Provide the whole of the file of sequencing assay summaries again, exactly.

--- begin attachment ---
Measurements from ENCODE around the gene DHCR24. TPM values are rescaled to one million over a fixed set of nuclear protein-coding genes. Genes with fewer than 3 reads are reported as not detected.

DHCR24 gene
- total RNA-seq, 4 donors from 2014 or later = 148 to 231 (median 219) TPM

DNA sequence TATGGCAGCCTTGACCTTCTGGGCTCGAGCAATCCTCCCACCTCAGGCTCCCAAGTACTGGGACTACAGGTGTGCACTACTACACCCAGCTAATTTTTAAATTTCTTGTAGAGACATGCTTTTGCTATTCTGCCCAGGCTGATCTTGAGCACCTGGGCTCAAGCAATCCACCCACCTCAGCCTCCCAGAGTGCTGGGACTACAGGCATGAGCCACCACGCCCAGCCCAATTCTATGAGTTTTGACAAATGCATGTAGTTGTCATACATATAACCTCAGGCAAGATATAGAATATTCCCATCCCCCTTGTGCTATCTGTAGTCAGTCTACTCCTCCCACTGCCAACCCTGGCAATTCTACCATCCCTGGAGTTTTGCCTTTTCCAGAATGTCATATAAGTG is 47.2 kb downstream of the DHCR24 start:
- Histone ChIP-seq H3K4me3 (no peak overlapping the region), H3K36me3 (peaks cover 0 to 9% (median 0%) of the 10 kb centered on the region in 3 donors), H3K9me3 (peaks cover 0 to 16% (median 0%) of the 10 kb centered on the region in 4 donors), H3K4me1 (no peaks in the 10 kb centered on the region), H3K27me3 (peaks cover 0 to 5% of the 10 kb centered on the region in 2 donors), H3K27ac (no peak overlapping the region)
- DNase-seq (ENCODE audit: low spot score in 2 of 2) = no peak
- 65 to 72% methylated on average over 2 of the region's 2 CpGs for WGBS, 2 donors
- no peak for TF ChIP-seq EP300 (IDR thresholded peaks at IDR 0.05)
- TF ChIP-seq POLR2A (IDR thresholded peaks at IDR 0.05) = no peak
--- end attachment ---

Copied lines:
Measurements from ENCODE around the gene DHCR24. TPM values are rescaled to one million over a fixed set of nuclear protein-coding genes. Genes with fewer than 3 reads are reported as not detected.

DHCR24 gene
- total RNA-seq, 4 donors from 2014 or later = 148 to 231 (median 219) TPM

DNA sequence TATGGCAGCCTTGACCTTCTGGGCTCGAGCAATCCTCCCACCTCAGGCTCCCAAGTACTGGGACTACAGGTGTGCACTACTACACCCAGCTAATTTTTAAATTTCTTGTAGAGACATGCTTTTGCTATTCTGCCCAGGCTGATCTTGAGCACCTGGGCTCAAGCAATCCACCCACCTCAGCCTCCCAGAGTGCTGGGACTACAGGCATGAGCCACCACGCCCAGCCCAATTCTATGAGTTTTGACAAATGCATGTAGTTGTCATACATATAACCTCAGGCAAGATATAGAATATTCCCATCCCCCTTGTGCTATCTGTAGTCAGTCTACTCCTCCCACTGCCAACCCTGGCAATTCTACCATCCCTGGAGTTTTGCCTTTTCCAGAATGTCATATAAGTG is 47.2 kb downstream of the DHCR24 start:
- Histone ChIP-seq H3K4me3 (no peak overlapping the region), H3K36me3 (peaks cover 0 to 9% (median 0%) of the 10 kb centered on the region in 3 donors), H3K9me3 (peaks cover 0 to 16% (median 0%) of the 10 kb centered on the region in 4 donors), H3K4me1 (no peaks in the 10 kb centered on the region), H3K27me3 (peaks cover 0 to 5% of the 10 kb centered on the region in 2 donors), H3K27ac (no peak overlapping the region)
- DNase-seq (ENCODE audit: low spot score in 2 of 2) = no peak
- 65 to 72% methylated on average over 2 of the region's 2 CpGs for WGBS, 2 donors
- no peak for TF ChIP-seq EP300 (IDR thresholded peaks at IDR 0.05)
- TF ChIP-seq POLR2A (IDR thresholded peaks at IDR 0.05) = no peak